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Aerial Hardside Spinner Carry-On from Genius Pack
Monday, March 4, 2019  
We rely on our carry-on bags every time we go on a cruise. I pack all of my expensive camera gear, my French Press and coffee, other electronics and, of course, some clothing items into my carry-on. For the past two years, Rickee and I have both been using Protege rolling carry-on bags that we bought at J.C. Penny. On our 10-night Princess Panama Canal cruise, I had the opportunity to test the new Aerial Spinner from Genius Pack.

Aerial Hardside Spinner from GeniusPack

The Aerial zipper opens to reveal a roomy interior with a few unique features. On the right side, the compression straps are elastic, so they do not require any cinching to hold items in place. Typically, the right side of the bag would be used for folded clothes. However, my usage is anything but typical.

My packed Aerial Spinner

As you can see in the photo above, I have my camera/video gear on the bottom (right side) protected by foam padding. My French Press, coffee and other items are on top. On the left side, what Genius Pack refers to as the "laundry compartment," is where I have my socks, underwear, pajamas and a few other items. This is basically how I have been packing my carry-on for years.

Aerial Spinner (left) next to our Protege carry-on (right)

As you can see in the photo above, our Protege carry-ons appear larger than the Aerial. Even though it is difficult to see in the photo above, the Aerial Spinner is a little wider than the Protege. The shell material of the Aerial is more flexible than the Protege. Both bags have four wheels that rotate 360 degrees. Both have center line zippers for opening the bags. However, the Protege has a built-in TSA-approved 3-digit combination lock for the zipper pulls. The Aerial has a place to put an external TSA lock.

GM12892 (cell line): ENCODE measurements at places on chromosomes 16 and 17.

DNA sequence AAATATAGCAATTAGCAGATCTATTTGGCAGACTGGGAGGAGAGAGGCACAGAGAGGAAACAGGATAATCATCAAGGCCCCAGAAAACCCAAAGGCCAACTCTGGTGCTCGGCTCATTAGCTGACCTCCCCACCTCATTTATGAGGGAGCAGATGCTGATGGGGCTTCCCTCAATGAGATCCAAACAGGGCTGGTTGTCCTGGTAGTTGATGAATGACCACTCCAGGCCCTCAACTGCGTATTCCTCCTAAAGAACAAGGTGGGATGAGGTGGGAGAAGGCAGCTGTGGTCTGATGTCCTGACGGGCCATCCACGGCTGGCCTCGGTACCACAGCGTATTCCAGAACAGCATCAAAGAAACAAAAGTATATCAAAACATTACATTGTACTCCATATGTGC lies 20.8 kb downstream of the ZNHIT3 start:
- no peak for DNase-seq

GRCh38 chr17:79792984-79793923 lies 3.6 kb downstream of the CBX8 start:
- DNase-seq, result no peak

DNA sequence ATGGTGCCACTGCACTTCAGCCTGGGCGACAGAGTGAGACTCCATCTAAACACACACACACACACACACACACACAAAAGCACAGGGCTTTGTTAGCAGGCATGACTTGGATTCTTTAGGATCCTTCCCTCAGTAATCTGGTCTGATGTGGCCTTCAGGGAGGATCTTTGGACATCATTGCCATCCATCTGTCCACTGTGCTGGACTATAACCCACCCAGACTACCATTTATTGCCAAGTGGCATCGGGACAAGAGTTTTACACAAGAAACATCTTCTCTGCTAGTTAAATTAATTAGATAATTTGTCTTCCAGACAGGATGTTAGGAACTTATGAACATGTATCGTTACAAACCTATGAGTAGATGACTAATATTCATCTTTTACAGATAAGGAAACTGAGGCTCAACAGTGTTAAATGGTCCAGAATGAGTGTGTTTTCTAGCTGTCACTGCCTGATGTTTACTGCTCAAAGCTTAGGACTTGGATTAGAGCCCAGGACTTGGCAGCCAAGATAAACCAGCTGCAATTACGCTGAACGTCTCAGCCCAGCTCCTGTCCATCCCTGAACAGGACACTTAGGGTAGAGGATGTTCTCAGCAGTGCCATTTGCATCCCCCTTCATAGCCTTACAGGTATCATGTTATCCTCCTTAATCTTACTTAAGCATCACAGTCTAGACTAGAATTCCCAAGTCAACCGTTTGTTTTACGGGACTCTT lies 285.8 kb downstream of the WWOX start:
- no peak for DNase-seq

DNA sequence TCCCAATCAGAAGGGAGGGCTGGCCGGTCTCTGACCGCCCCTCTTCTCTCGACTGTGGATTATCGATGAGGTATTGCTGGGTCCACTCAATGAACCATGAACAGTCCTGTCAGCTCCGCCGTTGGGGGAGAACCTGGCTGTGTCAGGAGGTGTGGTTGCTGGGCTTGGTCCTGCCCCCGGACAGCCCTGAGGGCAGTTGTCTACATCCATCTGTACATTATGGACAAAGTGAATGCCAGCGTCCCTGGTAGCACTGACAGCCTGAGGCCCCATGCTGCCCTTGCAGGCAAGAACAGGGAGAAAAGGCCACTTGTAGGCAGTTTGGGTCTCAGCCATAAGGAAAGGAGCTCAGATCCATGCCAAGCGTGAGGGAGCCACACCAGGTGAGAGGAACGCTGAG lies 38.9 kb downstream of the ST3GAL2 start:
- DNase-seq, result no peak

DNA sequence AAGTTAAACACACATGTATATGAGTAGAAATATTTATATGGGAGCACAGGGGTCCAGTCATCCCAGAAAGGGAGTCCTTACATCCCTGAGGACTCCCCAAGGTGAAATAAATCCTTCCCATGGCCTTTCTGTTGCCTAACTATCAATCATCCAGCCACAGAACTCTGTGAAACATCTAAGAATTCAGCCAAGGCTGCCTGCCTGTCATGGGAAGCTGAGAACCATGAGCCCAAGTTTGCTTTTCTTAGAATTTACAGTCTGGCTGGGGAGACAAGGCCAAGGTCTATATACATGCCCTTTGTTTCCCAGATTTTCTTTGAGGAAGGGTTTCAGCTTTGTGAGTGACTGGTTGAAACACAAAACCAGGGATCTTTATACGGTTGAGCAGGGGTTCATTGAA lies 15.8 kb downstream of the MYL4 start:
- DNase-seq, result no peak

Aerial (left) and Protege (right)

Both bags have handles mounted on the side and on top, as well as extendable handles with two stops. The handle on the Aerial feels more secure and solid than the one on the Protege. Both bags roll easily, however, the Aerial seems to pull better on two wheels than the Protege. And, the Aerial is about .5 lb lighter than the Protege.

The interior of the Aerial is a black material, whereas the Protege is gray and more likely to show stains. The compression straps on the Protege require you to cinch them up tight against clothing or other items whereas the Aerial's are elastic. I am split on which system I like better. The left-side compartment cover of the Aerial is unique in that it has separate zipper compartments where you can stow socks, underwear, dirty clothes, or other items. I also used these areas for small electronic items such as battery chargers, cables, etc.

Zipper compartments

All of the zippers and pulls on the Aerial appear to be very high quality. There is a packing checklist on one of the compartments, which seems a bit gimmicky. I suppose for those who do not travel often, it could be a good reminder of what you need to pack. However, it mentions things like shampoo, conditioner, moisturizer, which will not be allowed in a carry-on at the airport (requires the use of the 3-1-1 bag).

Packing checklist

So, what is the bottom line? Both bags are functional and well made. We have been using the Protege bags for over two years and they have held up well. However, they were roughly the same price as the Aerial Spinner and their dimensions actually exceed what some international airlines will allow. The Aerial Spinner's dimensions are a better choice for international travel, plus, the compact size is easier to manage. For me, personally, I would select the Aerial Spinner over the Protege because of its compactness, better pull handle, and additional zipper compartments for small stuff.

You can learn more about the Aerial Hardside Spinner by clicking here.

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